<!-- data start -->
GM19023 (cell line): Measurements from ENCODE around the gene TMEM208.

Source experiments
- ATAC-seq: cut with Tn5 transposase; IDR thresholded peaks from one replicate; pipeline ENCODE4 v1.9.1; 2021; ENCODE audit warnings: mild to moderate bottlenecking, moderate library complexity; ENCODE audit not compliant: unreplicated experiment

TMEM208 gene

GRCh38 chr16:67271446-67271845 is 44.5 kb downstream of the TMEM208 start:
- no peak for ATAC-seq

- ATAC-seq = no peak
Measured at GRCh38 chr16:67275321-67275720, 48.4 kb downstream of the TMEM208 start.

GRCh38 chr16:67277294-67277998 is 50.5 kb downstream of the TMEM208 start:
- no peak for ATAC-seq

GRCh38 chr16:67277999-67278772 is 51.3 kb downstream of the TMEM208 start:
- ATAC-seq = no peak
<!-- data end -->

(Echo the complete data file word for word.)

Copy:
GM19023 (cell line): Measurements from ENCODE around the gene TMEM208.

Source experiments
- ATAC-seq: cut with Tn5 transposase; IDR thresholded peaks from one replicate; pipeline ENCODE4 v1.9.1; 2021; ENCODE audit warnings: mild to moderate bottlenecking, moderate library complexity; ENCODE audit not compliant: unreplicated experiment

TMEM208 gene

GRCh38 chr16:67271446-67271845 is 44.5 kb downstream of the TMEM208 start:
- no peak for ATAC-seq

- ATAC-seq = no peak
Measured at GRCh38 chr16:67275321-67275720, 48.4 kb downstream of the TMEM208 start.

GRCh38 chr16:67277294-67277998 is 50.5 kb downstream of the TMEM208 start:
- no peak for ATAC-seq

GRCh38 chr16:67277999-67278772 is 51.3 kb downstream of the TMEM208 start:
- ATAC-seq = no peak